The journey north of Rabigh towards Yanbu was eventful. There were many wheatears particularly on the fencing by the road designed to keep camels off the highway.

Six types of wheatear were seen: pied wheatear, black eared wheatear, northern wheatear, desert wheatear, Isabelline wheatear and a single Cyprus wheatear.

We spent a long time observing the last bird for distinctive features including it having a larger black mantle (and consequently less white on back) than a pied wheatear. Other features such as less white on the nape and a short primary ptojectiona fitted with Cyprus wheatear. Although Brian has seen them before in the area, this new to me and number 276 on my Saudi list.

Like many birds from the near east and eastern Mediterranean, the big majority of them go south on passage on the west side of the Red sea but crucially a small number take the the eastern side. The same phenomenon was seen last week when I picked up a Ruppells warbler (with pictures) near Tabuk. Often the guide books don’t acknowledge this. Incidentally the black eared wheatear were the first I had seen this spring.

Tawny pipit

We diverted into the fields near the Cyprus wheatear, 70 kilometres or so north of Rabigh. These were relatively green because of winter rain and dense with different types of lark including greater short toed lark and lesser short toed lark.

young hoopoe lark

There was clear evidence of recent breeding among the resident larks. Several very young hoopoe lark and black crowned sparrow lark were seen.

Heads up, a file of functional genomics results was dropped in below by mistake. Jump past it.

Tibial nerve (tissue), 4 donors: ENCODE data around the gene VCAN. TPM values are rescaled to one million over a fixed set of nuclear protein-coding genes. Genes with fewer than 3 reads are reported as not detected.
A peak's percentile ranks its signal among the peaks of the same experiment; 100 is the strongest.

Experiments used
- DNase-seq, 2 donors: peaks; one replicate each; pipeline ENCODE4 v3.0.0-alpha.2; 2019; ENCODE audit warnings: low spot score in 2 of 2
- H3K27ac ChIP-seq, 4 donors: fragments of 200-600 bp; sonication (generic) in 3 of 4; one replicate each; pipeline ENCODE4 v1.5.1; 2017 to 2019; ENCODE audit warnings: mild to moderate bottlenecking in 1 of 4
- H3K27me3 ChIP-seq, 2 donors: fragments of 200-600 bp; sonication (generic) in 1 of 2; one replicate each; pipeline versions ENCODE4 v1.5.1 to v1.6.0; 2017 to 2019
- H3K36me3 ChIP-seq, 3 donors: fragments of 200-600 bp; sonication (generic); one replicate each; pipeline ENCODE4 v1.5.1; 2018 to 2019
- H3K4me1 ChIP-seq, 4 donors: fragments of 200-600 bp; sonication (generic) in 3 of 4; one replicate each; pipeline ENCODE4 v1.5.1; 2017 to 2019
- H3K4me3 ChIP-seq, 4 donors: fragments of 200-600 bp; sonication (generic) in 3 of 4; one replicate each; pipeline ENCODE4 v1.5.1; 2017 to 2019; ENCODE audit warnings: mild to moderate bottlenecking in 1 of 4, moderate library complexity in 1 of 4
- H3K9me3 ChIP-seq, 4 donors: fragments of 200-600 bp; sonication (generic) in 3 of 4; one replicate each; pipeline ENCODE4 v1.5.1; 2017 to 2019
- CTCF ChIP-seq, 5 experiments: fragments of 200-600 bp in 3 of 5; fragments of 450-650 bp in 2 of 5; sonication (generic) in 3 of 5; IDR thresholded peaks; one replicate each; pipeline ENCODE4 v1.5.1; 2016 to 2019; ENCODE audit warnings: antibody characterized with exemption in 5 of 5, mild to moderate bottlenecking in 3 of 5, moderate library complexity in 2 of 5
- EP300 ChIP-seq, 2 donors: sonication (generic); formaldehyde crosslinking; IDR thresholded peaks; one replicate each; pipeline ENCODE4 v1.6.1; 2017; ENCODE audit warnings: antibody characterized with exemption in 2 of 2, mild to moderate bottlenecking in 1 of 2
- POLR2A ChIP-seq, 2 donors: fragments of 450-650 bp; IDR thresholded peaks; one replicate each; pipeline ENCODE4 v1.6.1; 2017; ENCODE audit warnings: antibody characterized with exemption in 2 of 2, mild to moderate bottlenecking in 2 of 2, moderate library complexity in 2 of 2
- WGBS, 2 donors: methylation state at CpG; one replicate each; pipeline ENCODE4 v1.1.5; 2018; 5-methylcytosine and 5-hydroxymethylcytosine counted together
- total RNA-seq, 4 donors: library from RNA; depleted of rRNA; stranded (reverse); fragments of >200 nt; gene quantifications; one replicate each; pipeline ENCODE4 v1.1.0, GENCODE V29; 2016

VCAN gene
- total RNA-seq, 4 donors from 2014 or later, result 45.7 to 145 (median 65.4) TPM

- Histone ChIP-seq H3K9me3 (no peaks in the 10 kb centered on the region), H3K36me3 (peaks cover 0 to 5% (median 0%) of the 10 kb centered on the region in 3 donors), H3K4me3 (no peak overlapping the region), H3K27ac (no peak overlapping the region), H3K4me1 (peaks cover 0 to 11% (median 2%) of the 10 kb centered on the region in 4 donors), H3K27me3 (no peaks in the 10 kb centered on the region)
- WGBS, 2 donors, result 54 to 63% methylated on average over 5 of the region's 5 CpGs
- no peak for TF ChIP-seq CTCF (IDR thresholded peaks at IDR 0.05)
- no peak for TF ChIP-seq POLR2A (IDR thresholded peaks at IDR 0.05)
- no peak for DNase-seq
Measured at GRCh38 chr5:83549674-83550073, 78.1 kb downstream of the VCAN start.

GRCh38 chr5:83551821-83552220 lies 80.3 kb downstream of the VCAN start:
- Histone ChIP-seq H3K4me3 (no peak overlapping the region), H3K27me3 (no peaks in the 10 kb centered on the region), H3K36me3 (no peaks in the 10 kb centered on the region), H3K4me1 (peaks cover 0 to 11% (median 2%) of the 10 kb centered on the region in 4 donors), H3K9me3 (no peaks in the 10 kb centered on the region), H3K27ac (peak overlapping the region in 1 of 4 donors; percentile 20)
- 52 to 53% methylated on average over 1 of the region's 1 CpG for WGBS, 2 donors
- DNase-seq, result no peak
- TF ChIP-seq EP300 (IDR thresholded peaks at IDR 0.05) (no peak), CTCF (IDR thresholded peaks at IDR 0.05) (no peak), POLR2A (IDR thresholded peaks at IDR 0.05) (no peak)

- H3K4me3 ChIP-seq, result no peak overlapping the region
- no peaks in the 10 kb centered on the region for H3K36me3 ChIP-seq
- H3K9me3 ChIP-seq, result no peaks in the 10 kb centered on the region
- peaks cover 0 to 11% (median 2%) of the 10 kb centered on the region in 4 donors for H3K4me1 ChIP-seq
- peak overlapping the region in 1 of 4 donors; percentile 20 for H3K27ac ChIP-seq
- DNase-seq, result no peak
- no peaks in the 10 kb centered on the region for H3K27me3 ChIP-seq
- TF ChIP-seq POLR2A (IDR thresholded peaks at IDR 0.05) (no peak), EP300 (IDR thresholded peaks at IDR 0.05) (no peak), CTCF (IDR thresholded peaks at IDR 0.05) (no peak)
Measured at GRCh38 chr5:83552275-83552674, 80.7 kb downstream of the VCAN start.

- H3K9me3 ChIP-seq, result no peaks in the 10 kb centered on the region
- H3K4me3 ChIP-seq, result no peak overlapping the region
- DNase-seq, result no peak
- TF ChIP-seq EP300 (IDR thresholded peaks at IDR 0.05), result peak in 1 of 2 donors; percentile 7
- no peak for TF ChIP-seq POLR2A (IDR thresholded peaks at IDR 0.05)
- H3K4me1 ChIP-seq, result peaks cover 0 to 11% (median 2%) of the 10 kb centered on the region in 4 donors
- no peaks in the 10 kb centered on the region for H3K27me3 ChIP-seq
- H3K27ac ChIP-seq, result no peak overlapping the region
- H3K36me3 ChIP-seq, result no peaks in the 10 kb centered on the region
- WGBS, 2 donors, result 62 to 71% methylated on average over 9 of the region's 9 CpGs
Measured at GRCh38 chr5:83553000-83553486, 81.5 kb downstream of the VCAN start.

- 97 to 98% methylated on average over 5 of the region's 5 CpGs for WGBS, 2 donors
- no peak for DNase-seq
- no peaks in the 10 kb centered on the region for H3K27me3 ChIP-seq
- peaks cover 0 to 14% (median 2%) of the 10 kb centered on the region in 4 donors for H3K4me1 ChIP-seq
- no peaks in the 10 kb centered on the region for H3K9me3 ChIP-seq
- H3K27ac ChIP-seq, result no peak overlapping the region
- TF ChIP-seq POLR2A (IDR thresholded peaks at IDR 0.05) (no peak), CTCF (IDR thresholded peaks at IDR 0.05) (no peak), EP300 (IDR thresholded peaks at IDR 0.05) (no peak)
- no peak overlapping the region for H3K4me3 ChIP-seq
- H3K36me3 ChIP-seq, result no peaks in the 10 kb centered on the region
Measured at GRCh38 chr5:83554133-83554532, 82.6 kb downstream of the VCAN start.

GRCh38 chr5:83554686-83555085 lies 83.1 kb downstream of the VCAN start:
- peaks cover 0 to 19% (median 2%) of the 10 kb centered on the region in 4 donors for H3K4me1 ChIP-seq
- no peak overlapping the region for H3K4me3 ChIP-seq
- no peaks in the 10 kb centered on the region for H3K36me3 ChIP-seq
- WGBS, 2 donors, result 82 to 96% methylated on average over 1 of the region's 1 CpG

young black crowned sparrow lark

Almost every time I go out looking for larks, I seem to come across cream coloured courser. This time it was evident they were young ones around too.

cream coloured courser

The Rabigh area once again proved itself good for birding. Yanbu was just as good.

Robert Tovey

Robert Tovey

Dr is a scientist by training and more recently an English teacher. His profession allows him to travel to some of the more difficult-to-get-to places and stay there for years if his inclination takes him. He is a keen bird watcher, blogger and amateur photographer. He has worked in Azerbaijan and Libya and is currently in Saudi Arabia. Rob also has a base in Bulgaria so overall is becoming a bit of birding specialist in very general terms where East meets West.

Robert Tovey

Robert Tovey

Dr Rob Tovey is a scientist by training and more recently an English teacher. His profession allows him to travel to some of the more difficult-to-get-to places and stay there for years if his inclination takes him. He is a keen bird watcher, blogger and amateur photographer. He has worked in Azerbaijan and Libya and is currently in Saudi Arabia. Rob also has a base in Bulgaria so overall is becoming a bit of birding specialist in very general terms where East meets West.

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Shaik Muneer Ul Rehman

Dear Robert,
Tomorrow we are planning to go for birdwathing in Jeddah, Can you please tell me some good areas for bird watching, you can send me mail to [email protected]